Consequently, other forms of non-penetrative sexual assaults, harassment and exploitation were not explicitly recognized as crimes and therefore not recorded (assuming they were reported). Increased activism around child protection issues in the media and public discourse might partly account for the Government of India passing a special law called, 'The Protection of Children from Sexual Offences (POCSO) 2012'. This Act criminalises sexual assault, sexual harassment, and pornography involving a child (under 18 years of age) and mandates the setting up of Special Courts to expedite trials of these offences.

Age of Consent

All sexual acts described under POCSO are, without exception, considered to be criminal offences if they involve a 'victim' under the age of 18 years. This holds true regardless of the issue of consent or the age of the 'perpetrator'. In cases of consensual sex between two minors the concepts of victim and perpetrator become interchangeable as the law inexorably criminalises sexual behaviour for under- 18 year olds. The Act does not confer any sexual autonomy to children who may then be liable for committing sexual acts under the law. POCSO invariably criminalises a juvenile 'perpetrator' of CSA to be "dealt with under the provisions of the Juvenile Justice (Care and Protection of Children) Act 2000" [section 34(i)].

Judiciary on Child Sexual Abuse

  • Sakshi vs Union of India (2004) The Supreme Court developed guidelines for the conduct of child sexual abuse trials:

A] The screen or arrangement where the victim is or is to be made witnesses does not see the accused's body or features.

B] The questions put to a cross-examination on the behalf of the accused in so far as they are specifically relevant to the incident should be answered, in writing, to the president of the Court, who can refer them, in plain and not misleading language, to the victim or to witnesses.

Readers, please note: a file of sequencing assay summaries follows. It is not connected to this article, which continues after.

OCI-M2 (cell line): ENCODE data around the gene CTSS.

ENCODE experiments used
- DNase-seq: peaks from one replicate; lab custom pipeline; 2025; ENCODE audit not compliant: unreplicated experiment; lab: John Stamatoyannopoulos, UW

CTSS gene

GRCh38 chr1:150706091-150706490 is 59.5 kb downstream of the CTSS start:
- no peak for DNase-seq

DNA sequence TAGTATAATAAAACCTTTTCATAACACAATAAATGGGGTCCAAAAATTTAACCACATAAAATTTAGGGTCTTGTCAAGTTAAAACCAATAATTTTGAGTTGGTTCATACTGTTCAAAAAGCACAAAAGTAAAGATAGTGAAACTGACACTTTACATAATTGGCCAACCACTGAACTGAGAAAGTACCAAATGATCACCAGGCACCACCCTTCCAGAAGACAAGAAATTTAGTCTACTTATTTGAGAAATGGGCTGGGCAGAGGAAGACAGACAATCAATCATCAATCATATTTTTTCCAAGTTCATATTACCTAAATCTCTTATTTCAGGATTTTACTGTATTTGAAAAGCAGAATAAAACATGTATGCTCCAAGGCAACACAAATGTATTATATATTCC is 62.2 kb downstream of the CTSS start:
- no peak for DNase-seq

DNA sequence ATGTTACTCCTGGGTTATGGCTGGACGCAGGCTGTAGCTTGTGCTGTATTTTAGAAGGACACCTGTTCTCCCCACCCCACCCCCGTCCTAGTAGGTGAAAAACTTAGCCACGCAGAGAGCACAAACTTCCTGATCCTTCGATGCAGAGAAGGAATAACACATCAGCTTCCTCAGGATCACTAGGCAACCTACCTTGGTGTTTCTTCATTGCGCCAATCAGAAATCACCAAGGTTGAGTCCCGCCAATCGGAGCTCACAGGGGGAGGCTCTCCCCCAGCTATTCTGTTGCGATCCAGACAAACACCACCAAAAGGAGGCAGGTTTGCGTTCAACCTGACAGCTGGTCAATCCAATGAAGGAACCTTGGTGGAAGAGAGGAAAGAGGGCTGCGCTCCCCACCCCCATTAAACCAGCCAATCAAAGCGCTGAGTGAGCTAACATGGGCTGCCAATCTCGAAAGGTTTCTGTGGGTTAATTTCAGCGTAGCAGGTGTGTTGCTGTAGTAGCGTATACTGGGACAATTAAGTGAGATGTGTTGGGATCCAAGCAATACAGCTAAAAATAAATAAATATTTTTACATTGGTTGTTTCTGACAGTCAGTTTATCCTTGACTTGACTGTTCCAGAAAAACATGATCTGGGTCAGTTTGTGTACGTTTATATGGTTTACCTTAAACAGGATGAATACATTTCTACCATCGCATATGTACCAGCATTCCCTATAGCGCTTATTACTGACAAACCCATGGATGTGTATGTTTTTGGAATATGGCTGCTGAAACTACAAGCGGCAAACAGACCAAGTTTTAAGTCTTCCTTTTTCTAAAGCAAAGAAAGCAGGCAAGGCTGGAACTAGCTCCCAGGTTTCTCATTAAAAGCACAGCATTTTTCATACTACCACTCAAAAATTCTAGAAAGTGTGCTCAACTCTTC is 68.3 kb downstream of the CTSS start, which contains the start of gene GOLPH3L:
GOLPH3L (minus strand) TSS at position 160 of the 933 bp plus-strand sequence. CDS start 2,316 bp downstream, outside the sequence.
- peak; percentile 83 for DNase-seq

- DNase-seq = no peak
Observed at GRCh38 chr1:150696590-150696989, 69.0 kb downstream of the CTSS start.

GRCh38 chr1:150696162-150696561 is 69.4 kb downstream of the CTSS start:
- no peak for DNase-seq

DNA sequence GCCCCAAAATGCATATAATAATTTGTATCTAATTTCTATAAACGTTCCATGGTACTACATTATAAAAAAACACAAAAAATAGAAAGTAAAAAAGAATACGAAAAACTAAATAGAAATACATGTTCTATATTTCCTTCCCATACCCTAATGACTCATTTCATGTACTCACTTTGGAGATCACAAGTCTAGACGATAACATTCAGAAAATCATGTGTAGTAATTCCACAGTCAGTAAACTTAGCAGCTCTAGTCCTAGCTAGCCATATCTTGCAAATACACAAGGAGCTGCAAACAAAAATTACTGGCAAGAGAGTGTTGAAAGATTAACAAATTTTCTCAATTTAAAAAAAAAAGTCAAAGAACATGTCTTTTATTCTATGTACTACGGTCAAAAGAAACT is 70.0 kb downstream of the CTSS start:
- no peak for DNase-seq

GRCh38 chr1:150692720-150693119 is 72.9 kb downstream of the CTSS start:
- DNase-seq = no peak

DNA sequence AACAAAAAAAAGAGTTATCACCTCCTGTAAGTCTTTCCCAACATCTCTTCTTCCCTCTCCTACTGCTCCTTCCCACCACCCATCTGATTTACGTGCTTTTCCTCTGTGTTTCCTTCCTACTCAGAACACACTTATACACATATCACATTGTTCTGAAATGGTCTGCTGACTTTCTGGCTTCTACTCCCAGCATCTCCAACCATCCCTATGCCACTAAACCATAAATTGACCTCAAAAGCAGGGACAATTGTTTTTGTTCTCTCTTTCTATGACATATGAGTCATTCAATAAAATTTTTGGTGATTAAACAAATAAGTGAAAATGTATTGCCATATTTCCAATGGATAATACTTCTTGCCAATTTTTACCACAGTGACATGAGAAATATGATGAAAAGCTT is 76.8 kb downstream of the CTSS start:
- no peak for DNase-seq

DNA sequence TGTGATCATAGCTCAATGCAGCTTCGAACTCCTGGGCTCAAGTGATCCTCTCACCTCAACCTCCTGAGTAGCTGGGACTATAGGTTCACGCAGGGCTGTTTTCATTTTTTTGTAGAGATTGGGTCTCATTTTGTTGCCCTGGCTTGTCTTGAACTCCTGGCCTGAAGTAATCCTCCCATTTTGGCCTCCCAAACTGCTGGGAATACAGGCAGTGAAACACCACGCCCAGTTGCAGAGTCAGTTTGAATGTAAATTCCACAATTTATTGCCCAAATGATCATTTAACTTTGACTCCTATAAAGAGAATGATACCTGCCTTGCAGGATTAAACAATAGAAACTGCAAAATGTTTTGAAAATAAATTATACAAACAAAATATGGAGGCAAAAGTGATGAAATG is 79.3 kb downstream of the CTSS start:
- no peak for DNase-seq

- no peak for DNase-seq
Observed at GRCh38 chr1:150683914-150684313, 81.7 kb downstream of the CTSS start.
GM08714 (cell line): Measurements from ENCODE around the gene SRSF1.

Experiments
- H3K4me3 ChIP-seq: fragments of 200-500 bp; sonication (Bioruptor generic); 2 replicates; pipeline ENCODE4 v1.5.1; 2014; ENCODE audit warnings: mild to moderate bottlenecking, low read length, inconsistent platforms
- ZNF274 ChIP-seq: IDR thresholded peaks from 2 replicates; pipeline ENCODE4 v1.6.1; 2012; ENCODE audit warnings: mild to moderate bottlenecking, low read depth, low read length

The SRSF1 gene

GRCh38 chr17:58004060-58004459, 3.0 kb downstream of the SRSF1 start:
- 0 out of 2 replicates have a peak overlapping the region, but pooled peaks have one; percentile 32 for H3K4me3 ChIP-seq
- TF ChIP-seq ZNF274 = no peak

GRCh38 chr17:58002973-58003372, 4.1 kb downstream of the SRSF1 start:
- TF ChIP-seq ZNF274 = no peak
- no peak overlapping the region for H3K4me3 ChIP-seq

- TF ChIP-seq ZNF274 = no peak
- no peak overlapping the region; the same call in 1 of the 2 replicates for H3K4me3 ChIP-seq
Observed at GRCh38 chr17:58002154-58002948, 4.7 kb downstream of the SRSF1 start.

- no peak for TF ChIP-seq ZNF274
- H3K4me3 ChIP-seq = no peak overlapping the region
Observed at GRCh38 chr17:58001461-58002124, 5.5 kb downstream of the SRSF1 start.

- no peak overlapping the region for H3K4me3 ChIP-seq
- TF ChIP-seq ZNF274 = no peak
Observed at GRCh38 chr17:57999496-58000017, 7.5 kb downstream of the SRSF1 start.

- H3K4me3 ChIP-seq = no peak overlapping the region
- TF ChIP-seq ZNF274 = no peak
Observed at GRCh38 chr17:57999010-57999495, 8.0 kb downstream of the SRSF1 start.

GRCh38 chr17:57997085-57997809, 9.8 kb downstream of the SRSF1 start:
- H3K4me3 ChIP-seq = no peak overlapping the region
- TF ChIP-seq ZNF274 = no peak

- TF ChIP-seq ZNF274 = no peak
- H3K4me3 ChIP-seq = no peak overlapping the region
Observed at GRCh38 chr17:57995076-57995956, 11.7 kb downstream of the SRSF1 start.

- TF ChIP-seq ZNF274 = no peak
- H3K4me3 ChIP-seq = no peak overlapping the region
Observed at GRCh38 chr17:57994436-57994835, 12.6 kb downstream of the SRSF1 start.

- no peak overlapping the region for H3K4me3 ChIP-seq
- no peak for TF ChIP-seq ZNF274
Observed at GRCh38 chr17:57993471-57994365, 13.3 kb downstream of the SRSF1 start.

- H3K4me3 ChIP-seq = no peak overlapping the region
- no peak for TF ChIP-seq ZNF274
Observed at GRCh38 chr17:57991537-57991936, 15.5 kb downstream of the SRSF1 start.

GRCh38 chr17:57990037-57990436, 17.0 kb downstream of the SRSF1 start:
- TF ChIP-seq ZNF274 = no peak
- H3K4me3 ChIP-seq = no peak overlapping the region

C] Ample breaks, as required, should be permitted for the victims of child abuse or rape while giving testimony in court.


  • In Tara Dutt vs the State (2009):

The criminal law of our country did not recognize digital rape as a detestable offence. As a result, the petitioner has been convicted of the fact that a woman's modesty was insulted by criminal law in compliance with Section 354 of the Indian Penal Code.

Constitution of India and Protection of Children

The Constitution recognizes the children as the most vulnerable human beings and thus had made provisions correspondingly. They are the most affected than any other age group by the actions of the state and any other individual. The children are not seen as people who have a mind and vision of their own and are often guided by the adults. Since they have no political and economic power, their voices are often suppressed.

  • The Constitution obliges the State to provide free and compulsory education to all children from age of 6 to 14 years.

  • The Constitution prohibits the employment of any child below the age of 14 years to work in a factory, mine or any hazardous employment.

  • Right to equal opportunities and facilities to develop in a healthy manner and in conditions of freedom and dignity and guaranteed protection of childhood and youth against exploitation and against moral and material abandonment.

  • Apart from these rights, they also have the right to be protected from being trafficked and forced into bonded labor, right to equality, right against discrimination and right to personal liberty.

  • The state must make special provisions for women and children, protect the interest of minorities, promote educational interest of weaker sections and also raise their standard of living.